For a Friend

Are you concerned about a friend? Are you wondering if you should talk to your friend about your concerns? If so, are you not sure what to say?

Friends are often among the first people to learn someone may be struggling emotionally. For example, friends or roommates may be very direct in sharing information with you about how they are feeling. Sometimes, friends may say everything is okay but you notice changes or behaviors that suggest they may be having a difficult time. These are difficult situations to navigate and can often feel overwhelming. Below is some information to help you determine when to be concerned and how to help a friend get help.

Signs that someone may be in distress

  • Repeated absences from classes
  • Missing deadlines/not completing assignments
  • Deterioration in quality of academic work
  • Disruptive behavior in class (e.g., angry remarks, frequent interruptions)
  • Deterioration of physical appearance
  • Looking disheveled/not attending to personal hygiene
  • Excessive fatigue
  • Visible changes in weight
  • Frequent crying spells
  • Social isolation/withdrawal
  • Unprovoked anger or hostility
  • Sad or anxious mood
  • Significant confusion and/or bizarre statements
Safety/Risk Indicators
  • Written or verbal statement expressing suicidal thoughts or thoughts of harming others
  • Giving away of prized possessions
  • History of suicidal thoughts or attempts
  • Self-injuries or self-destructive behaviors
  • Concerns about alcohol or other drug use


What Can You Do?

  1. Talk to your friend
    A direct expression of concern to your friend is an appropriate course of action if:
    1. You feel comfortable doing so
    2. Your friend is not in a serious mental health crisis (e.g., where immediate professional help is needed to address safety concerns or other extreme circumstances)
    If you choose to speak with your friend, below are some tips to guide your discussion:
    • Identify the right time and place. Make sure you find a private space and choose a time when you both can be uninterrupted and focused on the conversation.
    • Do not promise confidentiality/secrets. Depending on what your friend discloses, you may have to alert professionals to make sure your friend and others remain safe. Although you cannot promise to keep anything a secret, you can promise to respect your friend’s privacy by only sharing information with professionals or others who can help if needed.
    • Focus on the behaviors. Everyone can experience some discomfort when hearing feedback about themselves. The most effective way to decrease someone’s sensitivity and, at times, defensiveness in such situations is to: 1) focus on their behavior not their personality, and 2) avoid making interpretations about why they are engaging in the behavior. For example, it is better to say “I am concerned about you because I noticed you have not gone to class in a couple of weeks and you are sleeping a lot” rather than “I think you might be depressed.”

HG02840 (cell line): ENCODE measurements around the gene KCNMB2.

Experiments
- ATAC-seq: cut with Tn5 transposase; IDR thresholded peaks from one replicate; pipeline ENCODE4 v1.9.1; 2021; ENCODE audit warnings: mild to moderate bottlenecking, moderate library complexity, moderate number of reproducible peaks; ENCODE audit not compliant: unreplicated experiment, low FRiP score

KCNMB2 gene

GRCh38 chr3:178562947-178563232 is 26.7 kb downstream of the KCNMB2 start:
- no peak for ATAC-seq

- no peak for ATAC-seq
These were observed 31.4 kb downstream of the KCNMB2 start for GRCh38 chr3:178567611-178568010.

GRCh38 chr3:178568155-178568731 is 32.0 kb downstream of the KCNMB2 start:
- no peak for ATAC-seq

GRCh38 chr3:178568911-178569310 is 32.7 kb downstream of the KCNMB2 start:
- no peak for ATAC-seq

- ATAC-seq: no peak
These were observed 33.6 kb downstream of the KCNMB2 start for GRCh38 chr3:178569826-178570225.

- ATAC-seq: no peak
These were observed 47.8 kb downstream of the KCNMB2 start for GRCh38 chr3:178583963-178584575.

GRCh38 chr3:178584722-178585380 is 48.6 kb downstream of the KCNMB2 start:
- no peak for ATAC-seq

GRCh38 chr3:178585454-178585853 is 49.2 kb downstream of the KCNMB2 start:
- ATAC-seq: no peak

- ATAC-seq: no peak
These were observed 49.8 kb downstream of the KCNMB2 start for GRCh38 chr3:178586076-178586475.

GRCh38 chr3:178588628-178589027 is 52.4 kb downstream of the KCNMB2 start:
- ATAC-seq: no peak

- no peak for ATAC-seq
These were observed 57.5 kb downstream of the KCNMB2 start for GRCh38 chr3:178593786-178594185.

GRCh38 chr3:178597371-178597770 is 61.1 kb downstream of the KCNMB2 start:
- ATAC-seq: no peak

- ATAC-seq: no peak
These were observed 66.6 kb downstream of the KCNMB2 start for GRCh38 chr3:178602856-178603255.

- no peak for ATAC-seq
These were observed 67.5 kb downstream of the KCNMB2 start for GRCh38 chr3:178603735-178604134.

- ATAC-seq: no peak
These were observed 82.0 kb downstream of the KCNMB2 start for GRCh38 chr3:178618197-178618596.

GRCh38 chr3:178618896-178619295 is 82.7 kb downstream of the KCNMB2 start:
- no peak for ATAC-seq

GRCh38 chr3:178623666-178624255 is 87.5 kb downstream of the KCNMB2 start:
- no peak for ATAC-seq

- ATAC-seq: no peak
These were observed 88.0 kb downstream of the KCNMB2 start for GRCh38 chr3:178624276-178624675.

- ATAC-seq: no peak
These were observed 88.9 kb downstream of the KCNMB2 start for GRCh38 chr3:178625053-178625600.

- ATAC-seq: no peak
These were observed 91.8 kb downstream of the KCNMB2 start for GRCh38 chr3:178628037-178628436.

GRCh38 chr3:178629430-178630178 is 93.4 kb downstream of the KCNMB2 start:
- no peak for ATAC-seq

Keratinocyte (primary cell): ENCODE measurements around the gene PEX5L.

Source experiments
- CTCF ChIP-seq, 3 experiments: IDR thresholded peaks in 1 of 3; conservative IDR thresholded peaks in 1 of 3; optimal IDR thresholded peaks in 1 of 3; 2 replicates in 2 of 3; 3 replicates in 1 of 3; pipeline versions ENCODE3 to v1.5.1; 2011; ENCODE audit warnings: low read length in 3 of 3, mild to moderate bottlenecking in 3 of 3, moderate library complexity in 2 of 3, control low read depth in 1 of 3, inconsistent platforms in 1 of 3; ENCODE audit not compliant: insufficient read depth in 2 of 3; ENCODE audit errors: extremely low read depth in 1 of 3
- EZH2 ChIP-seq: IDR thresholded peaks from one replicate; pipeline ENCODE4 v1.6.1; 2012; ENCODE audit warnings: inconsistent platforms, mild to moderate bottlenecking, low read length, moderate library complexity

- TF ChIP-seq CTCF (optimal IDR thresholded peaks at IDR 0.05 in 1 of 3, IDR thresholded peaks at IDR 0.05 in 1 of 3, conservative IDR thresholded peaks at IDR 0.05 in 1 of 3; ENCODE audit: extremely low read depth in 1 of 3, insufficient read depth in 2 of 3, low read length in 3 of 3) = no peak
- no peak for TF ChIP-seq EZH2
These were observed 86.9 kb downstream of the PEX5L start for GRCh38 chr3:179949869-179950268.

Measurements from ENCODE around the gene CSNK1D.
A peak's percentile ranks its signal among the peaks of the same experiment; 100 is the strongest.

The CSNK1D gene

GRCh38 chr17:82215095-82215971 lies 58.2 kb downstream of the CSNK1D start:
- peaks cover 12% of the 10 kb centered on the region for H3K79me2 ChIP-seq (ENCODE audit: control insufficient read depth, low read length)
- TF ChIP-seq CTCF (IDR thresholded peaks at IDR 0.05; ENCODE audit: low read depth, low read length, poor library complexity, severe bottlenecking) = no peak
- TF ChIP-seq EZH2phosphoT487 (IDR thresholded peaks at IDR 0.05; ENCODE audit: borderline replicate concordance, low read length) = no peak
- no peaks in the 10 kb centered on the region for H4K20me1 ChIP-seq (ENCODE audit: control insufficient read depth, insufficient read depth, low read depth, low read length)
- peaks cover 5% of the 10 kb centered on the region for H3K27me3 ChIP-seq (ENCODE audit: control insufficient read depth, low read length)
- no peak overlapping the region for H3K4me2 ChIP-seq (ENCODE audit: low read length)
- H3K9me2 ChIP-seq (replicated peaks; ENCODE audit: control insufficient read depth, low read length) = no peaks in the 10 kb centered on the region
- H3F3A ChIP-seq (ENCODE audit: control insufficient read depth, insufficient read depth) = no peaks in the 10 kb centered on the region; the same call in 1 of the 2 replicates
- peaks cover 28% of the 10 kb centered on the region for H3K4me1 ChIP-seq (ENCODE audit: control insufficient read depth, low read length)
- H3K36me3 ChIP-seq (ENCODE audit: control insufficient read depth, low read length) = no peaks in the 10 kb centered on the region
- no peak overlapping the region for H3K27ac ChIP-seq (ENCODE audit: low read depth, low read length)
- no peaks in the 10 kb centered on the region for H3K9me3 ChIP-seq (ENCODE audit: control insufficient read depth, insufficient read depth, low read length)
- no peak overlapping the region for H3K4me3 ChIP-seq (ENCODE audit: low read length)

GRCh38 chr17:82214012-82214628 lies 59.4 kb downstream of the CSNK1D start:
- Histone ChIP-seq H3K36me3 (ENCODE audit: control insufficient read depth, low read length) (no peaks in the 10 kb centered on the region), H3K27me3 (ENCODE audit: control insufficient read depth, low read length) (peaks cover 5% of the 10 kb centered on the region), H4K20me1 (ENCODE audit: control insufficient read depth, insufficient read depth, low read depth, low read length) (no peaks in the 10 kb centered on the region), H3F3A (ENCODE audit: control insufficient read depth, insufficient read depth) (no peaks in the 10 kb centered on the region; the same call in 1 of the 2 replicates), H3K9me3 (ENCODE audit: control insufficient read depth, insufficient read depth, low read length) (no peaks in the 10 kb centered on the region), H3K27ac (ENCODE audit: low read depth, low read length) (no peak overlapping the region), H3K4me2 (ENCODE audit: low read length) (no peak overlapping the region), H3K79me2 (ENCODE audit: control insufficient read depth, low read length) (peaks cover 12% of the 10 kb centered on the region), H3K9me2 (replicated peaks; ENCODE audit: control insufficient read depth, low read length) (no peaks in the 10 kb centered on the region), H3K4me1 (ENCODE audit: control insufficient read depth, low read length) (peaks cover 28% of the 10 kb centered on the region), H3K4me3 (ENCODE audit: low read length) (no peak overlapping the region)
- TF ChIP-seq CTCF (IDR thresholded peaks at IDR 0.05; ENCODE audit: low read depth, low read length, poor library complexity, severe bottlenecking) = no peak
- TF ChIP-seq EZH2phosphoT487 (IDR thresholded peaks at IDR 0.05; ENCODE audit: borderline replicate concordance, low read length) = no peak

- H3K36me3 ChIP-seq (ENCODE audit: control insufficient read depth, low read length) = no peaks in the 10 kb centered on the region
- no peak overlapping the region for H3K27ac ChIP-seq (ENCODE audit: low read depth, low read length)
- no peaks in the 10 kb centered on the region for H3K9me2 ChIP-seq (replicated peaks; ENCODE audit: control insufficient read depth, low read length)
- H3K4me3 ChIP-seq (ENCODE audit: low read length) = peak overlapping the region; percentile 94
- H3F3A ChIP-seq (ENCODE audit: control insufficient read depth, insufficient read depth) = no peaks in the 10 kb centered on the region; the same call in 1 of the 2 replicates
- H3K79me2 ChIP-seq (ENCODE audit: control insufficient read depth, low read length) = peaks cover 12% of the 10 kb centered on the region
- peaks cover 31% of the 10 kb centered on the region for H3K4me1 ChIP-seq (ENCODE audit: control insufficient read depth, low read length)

• Avoid judgment. Regardless of the situation or the circumstances, nobody likes to feel judged. You may have opinions about your friend’s behavior, but remember that the behavior reflects their struggle to cope effectively with stress or difficult emotions. Make an effort to be aware of your opinions and keep these private.
    • Listen. Listening is more than just hearing what someone says-it is about someone feeling heard. General listening skills such as speaking softly, not interrupting, maintaining eye contact, reflecting back what you are hearing, clarifying, and being patient can be very helpful. Remember that silence can be golden and it provides someone with the opportunity to share more. So try to resist the temptation to fill in the silence if there are brief lapses in conversation.
    • Suggest helpful resources. After you have given your friend space and time to respond to your concerns and share their reactions and feelings, try to engage them in collective brainstorming about a range of possible solutions. Remember there are numerous resources at ASU to assist students with challenges or stressors they are facing. If you are not sure what is available, ask a faculty or staff member. If you think your friend may benefit from speaking with a counselor, you can accompany your friend to any ASU Counseling Services location between 8a.m.-5p.m. M-F and ask to speak with a counselor. No appointment is necessary. Sometimes accompanying someone can be the additional support they need to seek professional help.
    • Reconnect and follow up. Your friend may need time to digest and process your concerns-it can be a lot to take in all at once. After a few days, reconnect and check-in to see how they are doing. Express your genuine concern and offer further support or assistance.
  2. Consult
    Helping someone in distress can be overwhelming and stressful. Know that you are not alone and that there are numerous resources at ASU available to support you and to help make sure your friend gets help. For example, counselors are available 24/7 to discuss your concerns and to help you determine what path is best given your friend’s circumstances. Counselors can also inform you of other resources available to address challenges your friend may be experiencing. So take advantage of the support available to you and your friend through difficult times.

If your friend appears to be in extreme distress and/or has made any statements suggesting their safety or the safety of others may be at risk, you need to consult immediately. During business hours, call ASU Counseling Services at 480-965-6146. After business hours and on weekends, call EMPACT’s 24-hour ASU-dedicated Crisis Line: 480-921-1006. If someone is in immediate danger, call 911.